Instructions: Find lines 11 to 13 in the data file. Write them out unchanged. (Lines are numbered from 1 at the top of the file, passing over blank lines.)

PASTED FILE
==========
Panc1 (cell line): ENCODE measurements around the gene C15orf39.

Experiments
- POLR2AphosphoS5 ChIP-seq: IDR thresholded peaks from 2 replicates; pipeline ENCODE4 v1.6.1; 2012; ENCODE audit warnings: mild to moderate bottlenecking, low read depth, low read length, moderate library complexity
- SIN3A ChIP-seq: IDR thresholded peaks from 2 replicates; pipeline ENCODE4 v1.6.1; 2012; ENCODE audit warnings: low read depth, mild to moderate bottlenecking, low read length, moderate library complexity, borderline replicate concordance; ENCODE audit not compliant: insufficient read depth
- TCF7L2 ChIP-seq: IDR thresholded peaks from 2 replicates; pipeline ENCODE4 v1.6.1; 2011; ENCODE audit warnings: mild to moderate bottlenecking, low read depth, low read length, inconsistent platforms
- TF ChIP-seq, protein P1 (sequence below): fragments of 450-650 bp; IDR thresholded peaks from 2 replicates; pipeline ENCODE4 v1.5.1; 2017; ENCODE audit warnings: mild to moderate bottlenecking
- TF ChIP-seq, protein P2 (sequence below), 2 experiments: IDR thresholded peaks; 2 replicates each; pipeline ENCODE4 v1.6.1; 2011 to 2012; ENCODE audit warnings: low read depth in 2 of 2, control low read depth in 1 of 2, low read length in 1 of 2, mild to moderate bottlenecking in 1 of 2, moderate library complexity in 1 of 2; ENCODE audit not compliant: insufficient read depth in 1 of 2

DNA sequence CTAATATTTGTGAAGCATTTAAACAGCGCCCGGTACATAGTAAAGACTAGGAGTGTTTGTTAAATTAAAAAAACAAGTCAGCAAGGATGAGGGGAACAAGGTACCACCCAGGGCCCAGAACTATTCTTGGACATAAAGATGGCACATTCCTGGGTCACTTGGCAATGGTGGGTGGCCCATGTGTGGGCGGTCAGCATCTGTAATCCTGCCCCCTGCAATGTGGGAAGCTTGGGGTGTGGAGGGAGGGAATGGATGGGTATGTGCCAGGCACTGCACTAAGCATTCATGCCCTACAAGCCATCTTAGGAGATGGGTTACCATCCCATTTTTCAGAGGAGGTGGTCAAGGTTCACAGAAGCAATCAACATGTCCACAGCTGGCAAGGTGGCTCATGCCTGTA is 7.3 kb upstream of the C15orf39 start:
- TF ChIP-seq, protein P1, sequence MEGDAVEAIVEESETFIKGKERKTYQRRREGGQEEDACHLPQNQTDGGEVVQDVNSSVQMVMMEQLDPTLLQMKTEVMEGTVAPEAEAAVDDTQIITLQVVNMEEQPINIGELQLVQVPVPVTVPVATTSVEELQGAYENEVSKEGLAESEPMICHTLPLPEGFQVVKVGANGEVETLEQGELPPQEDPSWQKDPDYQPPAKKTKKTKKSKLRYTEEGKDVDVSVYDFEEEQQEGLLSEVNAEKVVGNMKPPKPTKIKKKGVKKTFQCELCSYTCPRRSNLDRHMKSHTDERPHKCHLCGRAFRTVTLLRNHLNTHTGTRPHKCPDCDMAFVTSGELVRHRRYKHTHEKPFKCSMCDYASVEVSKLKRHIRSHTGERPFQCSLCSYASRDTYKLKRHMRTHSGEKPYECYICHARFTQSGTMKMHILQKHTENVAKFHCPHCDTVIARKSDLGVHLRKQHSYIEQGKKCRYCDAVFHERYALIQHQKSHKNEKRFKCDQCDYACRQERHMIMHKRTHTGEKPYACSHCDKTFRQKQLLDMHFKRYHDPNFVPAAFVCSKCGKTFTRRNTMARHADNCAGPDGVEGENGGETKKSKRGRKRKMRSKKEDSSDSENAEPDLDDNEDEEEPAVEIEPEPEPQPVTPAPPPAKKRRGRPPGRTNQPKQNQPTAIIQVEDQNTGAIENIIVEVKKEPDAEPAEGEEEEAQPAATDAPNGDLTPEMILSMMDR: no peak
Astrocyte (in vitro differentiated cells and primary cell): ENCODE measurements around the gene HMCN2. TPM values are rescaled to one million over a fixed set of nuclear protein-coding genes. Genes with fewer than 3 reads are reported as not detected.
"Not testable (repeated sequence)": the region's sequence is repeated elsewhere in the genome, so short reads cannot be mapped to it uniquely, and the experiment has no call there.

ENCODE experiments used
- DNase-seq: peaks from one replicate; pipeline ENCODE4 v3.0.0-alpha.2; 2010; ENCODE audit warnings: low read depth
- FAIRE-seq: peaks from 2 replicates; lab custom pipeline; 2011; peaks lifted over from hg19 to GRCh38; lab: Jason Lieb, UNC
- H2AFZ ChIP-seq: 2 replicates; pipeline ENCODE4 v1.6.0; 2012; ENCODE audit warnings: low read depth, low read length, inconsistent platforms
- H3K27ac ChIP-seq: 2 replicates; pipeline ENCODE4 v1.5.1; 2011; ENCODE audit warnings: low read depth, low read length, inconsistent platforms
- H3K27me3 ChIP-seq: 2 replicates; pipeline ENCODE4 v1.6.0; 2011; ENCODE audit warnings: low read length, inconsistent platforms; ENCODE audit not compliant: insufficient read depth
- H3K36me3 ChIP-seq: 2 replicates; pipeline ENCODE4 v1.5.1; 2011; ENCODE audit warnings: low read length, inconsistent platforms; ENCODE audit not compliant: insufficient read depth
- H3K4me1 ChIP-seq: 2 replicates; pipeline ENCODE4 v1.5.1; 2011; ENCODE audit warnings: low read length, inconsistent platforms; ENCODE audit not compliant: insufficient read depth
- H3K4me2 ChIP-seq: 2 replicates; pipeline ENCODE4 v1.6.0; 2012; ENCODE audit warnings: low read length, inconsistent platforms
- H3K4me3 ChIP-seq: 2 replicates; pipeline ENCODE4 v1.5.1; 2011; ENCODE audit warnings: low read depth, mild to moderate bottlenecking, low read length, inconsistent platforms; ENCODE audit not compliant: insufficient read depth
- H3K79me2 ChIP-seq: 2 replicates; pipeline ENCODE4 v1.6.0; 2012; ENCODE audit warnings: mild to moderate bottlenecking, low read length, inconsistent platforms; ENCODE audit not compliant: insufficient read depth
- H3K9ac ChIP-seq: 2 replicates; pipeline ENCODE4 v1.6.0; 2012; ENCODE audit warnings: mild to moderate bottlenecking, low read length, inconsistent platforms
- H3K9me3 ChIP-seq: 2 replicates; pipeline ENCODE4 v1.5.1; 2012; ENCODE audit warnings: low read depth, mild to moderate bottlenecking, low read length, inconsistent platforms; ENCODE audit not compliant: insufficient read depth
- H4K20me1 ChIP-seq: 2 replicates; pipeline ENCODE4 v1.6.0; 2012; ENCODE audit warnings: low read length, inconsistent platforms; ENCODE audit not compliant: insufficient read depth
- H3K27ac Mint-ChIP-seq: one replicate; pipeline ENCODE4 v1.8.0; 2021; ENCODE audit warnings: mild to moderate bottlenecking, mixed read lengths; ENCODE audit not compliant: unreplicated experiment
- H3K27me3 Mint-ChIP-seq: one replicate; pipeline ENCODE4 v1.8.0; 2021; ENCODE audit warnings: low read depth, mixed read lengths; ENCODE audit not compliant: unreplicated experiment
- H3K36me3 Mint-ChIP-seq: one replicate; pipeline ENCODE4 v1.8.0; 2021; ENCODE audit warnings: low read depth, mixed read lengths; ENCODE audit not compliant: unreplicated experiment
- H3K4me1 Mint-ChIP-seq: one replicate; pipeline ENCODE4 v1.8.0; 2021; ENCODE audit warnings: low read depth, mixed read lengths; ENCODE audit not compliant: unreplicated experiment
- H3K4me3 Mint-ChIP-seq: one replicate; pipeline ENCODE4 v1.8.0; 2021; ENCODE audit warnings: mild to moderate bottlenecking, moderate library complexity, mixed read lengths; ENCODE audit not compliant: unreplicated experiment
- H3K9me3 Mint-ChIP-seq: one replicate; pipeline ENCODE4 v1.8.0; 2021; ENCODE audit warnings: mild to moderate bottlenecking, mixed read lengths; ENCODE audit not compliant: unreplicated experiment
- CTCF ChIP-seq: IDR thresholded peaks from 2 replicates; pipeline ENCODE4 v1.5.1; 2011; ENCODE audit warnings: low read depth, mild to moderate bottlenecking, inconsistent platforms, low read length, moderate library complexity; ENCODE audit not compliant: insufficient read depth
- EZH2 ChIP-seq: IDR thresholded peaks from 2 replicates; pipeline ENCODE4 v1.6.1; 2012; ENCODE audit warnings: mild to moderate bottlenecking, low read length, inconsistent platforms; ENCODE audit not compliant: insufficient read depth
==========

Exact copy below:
"Not testable (repeated sequence)": the region's sequence is repeated elsewhere in the genome, so short reads cannot be mapped to it uniquely, and the experiment has no call there.

ENCODE experiments used
- DNase-seq: peaks from one replicate; pipeline ENCODE4 v3.0.0-alpha.2; 2010; ENCODE audit warnings: low read depth